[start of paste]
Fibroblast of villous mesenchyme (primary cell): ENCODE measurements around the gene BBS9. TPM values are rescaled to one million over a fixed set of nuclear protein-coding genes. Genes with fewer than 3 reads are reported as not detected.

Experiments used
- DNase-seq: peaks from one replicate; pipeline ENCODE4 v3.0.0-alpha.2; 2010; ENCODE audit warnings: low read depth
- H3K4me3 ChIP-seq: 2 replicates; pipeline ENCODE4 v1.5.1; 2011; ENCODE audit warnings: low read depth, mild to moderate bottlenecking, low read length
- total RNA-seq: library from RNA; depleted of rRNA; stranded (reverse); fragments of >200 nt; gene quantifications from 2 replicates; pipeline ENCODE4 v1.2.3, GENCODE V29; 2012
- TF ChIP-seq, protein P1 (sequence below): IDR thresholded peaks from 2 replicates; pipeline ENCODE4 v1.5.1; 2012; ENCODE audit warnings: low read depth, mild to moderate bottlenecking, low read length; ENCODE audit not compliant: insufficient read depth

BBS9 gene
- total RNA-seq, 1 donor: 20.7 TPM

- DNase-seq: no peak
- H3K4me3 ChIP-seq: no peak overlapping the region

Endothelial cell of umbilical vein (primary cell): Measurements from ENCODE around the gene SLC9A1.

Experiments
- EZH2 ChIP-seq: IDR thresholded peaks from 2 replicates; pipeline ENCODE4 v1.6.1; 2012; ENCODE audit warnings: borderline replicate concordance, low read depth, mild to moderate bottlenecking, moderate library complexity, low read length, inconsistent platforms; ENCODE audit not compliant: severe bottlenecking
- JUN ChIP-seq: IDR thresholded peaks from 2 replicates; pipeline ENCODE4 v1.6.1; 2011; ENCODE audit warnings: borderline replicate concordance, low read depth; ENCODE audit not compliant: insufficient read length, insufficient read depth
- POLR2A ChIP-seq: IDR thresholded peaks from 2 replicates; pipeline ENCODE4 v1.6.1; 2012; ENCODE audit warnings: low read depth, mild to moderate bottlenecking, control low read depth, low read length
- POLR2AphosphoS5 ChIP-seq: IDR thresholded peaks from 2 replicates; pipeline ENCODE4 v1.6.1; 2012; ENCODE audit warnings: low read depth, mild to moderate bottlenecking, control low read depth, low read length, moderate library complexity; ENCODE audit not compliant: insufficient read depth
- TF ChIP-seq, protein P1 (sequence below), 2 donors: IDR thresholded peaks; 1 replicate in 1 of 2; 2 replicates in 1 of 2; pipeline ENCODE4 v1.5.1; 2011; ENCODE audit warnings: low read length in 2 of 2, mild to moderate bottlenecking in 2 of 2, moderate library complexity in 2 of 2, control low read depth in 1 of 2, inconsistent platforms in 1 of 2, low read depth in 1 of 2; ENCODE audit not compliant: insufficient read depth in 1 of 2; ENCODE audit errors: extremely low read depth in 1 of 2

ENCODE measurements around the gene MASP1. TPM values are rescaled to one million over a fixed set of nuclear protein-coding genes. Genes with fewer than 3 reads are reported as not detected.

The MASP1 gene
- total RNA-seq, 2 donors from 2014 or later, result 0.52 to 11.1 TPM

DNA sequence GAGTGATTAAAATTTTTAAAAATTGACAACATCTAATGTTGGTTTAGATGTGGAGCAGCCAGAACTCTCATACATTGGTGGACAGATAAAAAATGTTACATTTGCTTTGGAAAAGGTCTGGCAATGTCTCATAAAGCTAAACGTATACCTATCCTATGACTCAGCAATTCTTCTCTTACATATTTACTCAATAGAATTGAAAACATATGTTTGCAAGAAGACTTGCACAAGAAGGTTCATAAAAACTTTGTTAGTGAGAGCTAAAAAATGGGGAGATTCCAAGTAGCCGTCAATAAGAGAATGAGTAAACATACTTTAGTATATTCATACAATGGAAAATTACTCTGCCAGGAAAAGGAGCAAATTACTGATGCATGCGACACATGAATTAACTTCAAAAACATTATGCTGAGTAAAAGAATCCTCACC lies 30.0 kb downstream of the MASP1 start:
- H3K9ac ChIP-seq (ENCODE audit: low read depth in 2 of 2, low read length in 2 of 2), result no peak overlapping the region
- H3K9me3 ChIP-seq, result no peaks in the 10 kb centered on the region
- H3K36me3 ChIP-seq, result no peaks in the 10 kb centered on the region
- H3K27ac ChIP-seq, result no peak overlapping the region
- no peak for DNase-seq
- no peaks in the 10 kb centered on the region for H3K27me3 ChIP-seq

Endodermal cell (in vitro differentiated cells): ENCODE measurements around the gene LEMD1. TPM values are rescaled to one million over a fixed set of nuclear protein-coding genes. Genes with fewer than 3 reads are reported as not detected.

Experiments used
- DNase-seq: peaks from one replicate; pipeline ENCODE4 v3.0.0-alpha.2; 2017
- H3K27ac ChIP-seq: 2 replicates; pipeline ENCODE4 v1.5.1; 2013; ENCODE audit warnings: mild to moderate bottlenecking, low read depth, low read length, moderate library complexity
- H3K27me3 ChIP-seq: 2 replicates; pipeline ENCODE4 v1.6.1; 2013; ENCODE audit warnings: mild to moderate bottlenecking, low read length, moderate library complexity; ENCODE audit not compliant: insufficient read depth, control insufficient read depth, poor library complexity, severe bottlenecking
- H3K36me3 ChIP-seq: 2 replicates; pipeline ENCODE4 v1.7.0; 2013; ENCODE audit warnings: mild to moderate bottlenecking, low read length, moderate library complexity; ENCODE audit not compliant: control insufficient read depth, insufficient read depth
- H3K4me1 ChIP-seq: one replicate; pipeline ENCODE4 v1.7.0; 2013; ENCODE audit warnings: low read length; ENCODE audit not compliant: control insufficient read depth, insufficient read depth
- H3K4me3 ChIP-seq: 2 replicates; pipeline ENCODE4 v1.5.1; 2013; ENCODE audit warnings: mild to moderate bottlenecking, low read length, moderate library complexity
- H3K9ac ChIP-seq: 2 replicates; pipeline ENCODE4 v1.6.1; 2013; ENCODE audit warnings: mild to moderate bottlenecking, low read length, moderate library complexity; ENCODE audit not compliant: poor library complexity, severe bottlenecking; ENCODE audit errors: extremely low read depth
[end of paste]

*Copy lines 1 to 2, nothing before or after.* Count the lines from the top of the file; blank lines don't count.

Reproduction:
Fibroblast of villous mesenchyme (primary cell): ENCODE measurements around the gene BBS9. TPM values are rescaled to one million over a fixed set of nuclear protein-coding genes. Genes with fewer than 3 reads are reported as not detected.

Experiments used